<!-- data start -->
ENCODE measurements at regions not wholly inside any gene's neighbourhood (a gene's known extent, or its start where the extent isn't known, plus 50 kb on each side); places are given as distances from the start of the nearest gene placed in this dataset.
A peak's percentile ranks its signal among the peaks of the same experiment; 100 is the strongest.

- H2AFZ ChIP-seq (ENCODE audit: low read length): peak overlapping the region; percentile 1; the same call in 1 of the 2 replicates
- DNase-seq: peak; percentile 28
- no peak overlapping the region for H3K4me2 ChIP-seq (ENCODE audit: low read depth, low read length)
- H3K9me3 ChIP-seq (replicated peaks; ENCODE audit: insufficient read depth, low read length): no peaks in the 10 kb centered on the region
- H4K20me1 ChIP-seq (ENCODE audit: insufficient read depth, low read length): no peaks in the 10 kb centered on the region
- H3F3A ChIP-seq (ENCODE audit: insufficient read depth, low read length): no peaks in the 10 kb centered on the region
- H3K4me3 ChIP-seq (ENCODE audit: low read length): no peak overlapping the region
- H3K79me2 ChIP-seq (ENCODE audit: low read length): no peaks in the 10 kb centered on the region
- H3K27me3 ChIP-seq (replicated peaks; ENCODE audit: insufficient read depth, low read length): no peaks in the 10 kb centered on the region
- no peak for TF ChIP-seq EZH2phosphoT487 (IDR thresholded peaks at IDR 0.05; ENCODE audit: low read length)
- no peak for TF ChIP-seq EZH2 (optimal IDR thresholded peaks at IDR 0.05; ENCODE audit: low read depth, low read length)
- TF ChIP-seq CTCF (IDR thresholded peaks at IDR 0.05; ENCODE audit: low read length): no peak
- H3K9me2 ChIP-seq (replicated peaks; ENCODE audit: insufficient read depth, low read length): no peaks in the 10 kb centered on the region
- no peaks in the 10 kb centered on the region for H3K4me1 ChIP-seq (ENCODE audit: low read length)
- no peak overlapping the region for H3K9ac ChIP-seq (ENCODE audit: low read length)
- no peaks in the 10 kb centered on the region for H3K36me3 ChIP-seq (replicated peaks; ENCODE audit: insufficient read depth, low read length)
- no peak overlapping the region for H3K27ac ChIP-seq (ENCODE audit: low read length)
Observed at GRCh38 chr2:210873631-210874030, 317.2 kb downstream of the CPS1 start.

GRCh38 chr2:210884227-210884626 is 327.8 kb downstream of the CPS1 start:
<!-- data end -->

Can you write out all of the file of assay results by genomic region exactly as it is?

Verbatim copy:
ENCODE measurements at regions not wholly inside any gene's neighbourhood (a gene's known extent, or its start where the extent isn't known, plus 50 kb on each side); places are given as distances from the start of the nearest gene placed in this dataset.
A peak's percentile ranks its signal among the peaks of the same experiment; 100 is the strongest.

- H2AFZ ChIP-seq (ENCODE audit: low read length): peak overlapping the region; percentile 1; the same call in 1 of the 2 replicates
- DNase-seq: peak; percentile 28
- no peak overlapping the region for H3K4me2 ChIP-seq (ENCODE audit: low read depth, low read length)
- H3K9me3 ChIP-seq (replicated peaks; ENCODE audit: insufficient read depth, low read length): no peaks in the 10 kb centered on the region
- H4K20me1 ChIP-seq (ENCODE audit: insufficient read depth, low read length): no peaks in the 10 kb centered on the region
- H3F3A ChIP-seq (ENCODE audit: insufficient read depth, low read length): no peaks in the 10 kb centered on the region
- H3K4me3 ChIP-seq (ENCODE audit: low read length): no peak overlapping the region
- H3K79me2 ChIP-seq (ENCODE audit: low read length): no peaks in the 10 kb centered on the region
- H3K27me3 ChIP-seq (replicated peaks; ENCODE audit: insufficient read depth, low read length): no peaks in the 10 kb centered on the region
- no peak for TF ChIP-seq EZH2phosphoT487 (IDR thresholded peaks at IDR 0.05; ENCODE audit: low read length)
- no peak for TF ChIP-seq EZH2 (optimal IDR thresholded peaks at IDR 0.05; ENCODE audit: low read depth, low read length)
- TF ChIP-seq CTCF (IDR thresholded peaks at IDR 0.05; ENCODE audit: low read length): no peak
- H3K9me2 ChIP-seq (replicated peaks; ENCODE audit: insufficient read depth, low read length): no peaks in the 10 kb centered on the region
- no peaks in the 10 kb centered on the region for H3K4me1 ChIP-seq (ENCODE audit: low read length)
- no peak overlapping the region for H3K9ac ChIP-seq (ENCODE audit: low read length)
- no peaks in the 10 kb centered on the region for H3K36me3 ChIP-seq (replicated peaks; ENCODE audit: insufficient read depth, low read length)
- no peak overlapping the region for H3K27ac ChIP-seq (ENCODE audit: low read length)
Observed at GRCh38 chr2:210873631-210874030, 317.2 kb downstream of the CPS1 start.

GRCh38 chr2:210884227-210884626 is 327.8 kb downstream of the CPS1 start: